Brussels proposes setting a price for renewables decoupled from gas and cutting demand to lower the bill –

The European Commission advances in the analysis of how to lower the electricity bill. In a non-paper, a preliminary draft, which has been circulated in Brussels, the technicians advise against the generalization of the Iberian exception –a general cap on the price of gas–, while defending that renewable energies, cheaper, take the entire margin between the price at which they sell and the market price, marked by the most expensive energy, in this case gas. And that this difference, between the price that is paid to inframarginal energies and what they are earning now, becomes a help that lowers the price of the electricity bill. The proposal would set a cap on renewables and relieve public coffers, which suffer both from the aid granted and from tax cuts such as the one announced this week by the Spanish government. “I firmly believe that now is the time for a price cap on the Russian gas pipeline to Europe,” von der Leyen told reporters at a CDu/CSU meeting in Murnau. “A cap on gas prices can be proposed at the European level, and there is also a legal basis at the European level to temporarily remove profits as an emergency measure at a time of crisis”, he added: “We are seeing that the gas market Electricity no longer works because it is greatly disrupted due to Putin’s manipulations.” “We consider that the proposed package of market interventions should consist of three interdependent components”, say the technicians, in the absence of political debate within the Commission and of what comes out of the meeting of EU Energy Ministers on the 9th of September: “The first component has to do with the mandatory gas demand reduction foreseen in the EU plan Save gas for a safe winter and would focus on achieving a similar type of demand reduction also in terms of electricity”. In other words, the first thing that Brussels asks for is to spend less electricity, to attack the demand for electricity. “The second type of intervention”, continues the text, “would introduce a price limit for inframarginal electricity generation technologies [las que emplean renovables, hidráulica o nuclear], which have lower operating costs than gas-fired power plants, with the aim of making the commercial profitability of these technologies independent of the marginal price of electricity”. In other words, setting a price for renewables decoupled from gas. In this way, “the inframarginal maximum price would provide Member States with financial resources to finance retail price interventions. In this sense, the package would provide greater legal certainty to the efforts of Member States to protect certain types of consumers from the impact of high electricity prices through regulated tariffs”. “The desired effect [de rebajar la factura de la luz”, dice el documento, “solo se puede lograr con una combinación de estos componentes, donde la reducción de la demanda ayuda a mitigar la presión de los precios, y los ingresos del tope inframarginal ayudan a financiar las intervenciones orientadas al consumidor”.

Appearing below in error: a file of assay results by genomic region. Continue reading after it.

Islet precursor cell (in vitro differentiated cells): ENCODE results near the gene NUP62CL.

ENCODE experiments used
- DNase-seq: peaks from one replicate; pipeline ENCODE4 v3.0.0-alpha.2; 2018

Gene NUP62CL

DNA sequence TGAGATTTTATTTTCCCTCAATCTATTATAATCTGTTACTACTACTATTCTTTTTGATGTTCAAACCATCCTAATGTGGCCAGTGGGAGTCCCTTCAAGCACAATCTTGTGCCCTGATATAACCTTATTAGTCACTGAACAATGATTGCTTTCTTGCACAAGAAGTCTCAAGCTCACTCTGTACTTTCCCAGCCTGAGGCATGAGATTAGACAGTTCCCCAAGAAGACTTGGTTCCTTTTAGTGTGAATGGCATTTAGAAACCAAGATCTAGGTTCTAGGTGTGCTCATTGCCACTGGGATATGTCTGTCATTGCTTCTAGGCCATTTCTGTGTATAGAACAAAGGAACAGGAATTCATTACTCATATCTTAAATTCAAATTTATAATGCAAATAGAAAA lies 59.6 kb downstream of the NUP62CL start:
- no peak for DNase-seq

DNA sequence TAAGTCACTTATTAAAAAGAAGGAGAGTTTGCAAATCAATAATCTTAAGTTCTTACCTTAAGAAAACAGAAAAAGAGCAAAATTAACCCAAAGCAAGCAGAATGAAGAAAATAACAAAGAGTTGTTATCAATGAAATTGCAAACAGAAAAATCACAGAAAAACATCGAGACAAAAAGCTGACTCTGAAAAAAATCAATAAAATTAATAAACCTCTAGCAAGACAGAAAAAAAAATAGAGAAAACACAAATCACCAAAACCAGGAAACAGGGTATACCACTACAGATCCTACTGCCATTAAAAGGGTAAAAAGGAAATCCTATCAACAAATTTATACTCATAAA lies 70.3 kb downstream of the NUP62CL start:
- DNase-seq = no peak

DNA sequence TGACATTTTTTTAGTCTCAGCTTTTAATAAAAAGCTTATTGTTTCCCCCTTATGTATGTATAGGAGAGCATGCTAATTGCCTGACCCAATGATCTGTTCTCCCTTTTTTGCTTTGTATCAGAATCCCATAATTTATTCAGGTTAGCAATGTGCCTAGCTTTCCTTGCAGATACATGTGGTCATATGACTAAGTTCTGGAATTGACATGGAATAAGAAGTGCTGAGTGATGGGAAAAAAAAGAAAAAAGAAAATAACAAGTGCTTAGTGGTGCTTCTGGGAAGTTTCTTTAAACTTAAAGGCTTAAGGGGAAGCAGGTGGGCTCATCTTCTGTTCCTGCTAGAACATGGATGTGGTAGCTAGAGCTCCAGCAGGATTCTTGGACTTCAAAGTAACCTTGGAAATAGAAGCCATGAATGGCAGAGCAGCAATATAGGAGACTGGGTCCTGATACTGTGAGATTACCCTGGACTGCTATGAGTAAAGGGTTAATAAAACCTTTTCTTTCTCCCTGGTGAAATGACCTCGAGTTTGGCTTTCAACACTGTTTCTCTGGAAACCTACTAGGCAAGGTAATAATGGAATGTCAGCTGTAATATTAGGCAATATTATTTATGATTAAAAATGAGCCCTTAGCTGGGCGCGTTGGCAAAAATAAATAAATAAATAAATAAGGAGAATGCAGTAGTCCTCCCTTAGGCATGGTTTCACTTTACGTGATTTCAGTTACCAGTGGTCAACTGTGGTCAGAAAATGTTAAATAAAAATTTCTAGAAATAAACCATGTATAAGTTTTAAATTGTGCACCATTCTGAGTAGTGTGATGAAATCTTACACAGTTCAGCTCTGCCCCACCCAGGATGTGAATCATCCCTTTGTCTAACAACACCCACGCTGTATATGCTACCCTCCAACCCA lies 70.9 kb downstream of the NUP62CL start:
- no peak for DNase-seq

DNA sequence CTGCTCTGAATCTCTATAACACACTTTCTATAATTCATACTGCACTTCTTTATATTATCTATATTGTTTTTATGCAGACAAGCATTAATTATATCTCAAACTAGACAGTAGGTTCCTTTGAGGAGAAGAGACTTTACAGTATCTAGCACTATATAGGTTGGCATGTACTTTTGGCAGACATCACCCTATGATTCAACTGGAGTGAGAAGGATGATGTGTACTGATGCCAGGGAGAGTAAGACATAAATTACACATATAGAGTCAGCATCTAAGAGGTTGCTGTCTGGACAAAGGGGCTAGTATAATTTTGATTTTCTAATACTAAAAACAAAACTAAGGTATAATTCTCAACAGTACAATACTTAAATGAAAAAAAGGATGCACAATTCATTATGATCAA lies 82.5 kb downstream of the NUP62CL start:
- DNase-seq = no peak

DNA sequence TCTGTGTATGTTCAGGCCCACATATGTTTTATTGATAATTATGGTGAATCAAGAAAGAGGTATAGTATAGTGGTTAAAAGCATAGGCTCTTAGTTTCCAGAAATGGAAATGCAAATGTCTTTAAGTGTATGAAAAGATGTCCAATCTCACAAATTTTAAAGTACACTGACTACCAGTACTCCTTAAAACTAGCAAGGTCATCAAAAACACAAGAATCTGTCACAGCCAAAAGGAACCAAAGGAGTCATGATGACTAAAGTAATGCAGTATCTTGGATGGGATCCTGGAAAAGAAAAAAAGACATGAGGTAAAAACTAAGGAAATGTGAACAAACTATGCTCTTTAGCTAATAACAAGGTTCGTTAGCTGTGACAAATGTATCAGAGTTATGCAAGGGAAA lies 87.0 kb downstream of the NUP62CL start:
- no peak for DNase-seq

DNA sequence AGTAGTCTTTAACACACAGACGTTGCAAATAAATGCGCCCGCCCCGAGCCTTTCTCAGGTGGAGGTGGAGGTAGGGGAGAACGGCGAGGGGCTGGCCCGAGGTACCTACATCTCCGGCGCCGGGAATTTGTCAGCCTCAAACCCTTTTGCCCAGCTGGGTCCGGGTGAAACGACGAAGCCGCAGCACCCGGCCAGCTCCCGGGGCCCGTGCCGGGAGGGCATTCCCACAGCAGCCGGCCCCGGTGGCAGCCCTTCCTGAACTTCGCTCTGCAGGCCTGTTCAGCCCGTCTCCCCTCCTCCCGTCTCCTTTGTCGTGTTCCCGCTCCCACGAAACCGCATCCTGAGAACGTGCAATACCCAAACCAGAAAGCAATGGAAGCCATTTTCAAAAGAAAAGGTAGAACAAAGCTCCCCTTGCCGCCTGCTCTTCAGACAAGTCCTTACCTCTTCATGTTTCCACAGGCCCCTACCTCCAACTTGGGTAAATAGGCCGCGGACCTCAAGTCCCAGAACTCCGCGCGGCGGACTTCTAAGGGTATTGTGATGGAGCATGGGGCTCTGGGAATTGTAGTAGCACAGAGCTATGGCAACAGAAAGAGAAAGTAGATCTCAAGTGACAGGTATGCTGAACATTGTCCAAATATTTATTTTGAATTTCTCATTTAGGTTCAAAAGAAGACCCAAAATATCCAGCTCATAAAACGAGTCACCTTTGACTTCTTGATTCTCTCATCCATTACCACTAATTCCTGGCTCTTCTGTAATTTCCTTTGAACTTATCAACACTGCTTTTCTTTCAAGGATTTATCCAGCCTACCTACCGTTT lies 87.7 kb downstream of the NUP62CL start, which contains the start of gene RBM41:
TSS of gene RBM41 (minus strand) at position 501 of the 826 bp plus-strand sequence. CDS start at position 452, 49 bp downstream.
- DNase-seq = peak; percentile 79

Bruselas reconoce que “en el contexto específico de la Península Ibérica, la implantación de la medida parece haber generado un beneficio neto [es decir, una reducción del precio de la electricidad superior al coste para los consumidores]”. However, the document maintains that “although the Iberian mechanism has produced a net reduction in energy prices for Iberian consumers and could achieve such a reduction also at the EU level, this is largely due to the same inframarginal effect to which other measures also point, such as the inframarginal cap. By design, the measure would use public resources and encourage the use of gas for power generation. Technicians also believe that the measure would lead “to a very significant increase in the use of gas for power generation. This increase in gas consumption would be concentrated in Member States with a large amount of gas power, some of which would be strongly affected at the same time by a possible interruption of Russian gas supply during the coming winter. “Spain was the first to denounce the market failure” Government sources explain that the document “has positive elements, such as acknowledging that it is necessary to act urgently on the market because it is not working properly in the current situation. And this is recognition of what Spain has been upholding for more than a year. Now we know that last year’s price rise was because Putin was preparing his war and manipulating the gas market.” “We said that they were exceptional prices and that exceptional measures were needed, but many said that the market was working properly; now we know that this is not the case”, affirm the sources: “The document proposes to adopt a mechanism throughout the EU to prevent power plants that do not consume gas from charging the price established for gas, obtaining large extraordinary profits, through the system electricity price formation. The Government points out that “Spain was the first to denounce this market failure and has been a pioneer in designing and applying measures to limit these extraordinary benefits and recover them for consumers, as it has done with the benefits derived from the price of gas ( reduction of gas), of the high prices of CO2 (reduction of CO2), or of the contagion of the price of gas to electricity (Iberian Mechanism)”. “We are pleased that these measures, which have been questioned in the past, are now being proposed by the Commission,” say sources from the Executive: “In fact, the main measure that is proposed is equivalent to one of those measures, adopted last year in Spain: the reduction of gas. It also includes measures to reduce electricity demand and better distribute consumption during the day, avoiding peaks in demand that trigger prices. Spain has been promoting this type of demand management action, but rejects any taxation of savings that puts our industry at risk. As regards the Iberian mechanism, we welcome the fact that the Commission recognizes its net benefits for Iberian consumers. Although each country has different characteristics, due to interconnection with neighbors or generation mix, we believe that the mechanism could be extended to the rest of the EU with adequate provisions to compensate for its different effects in the different national markets”.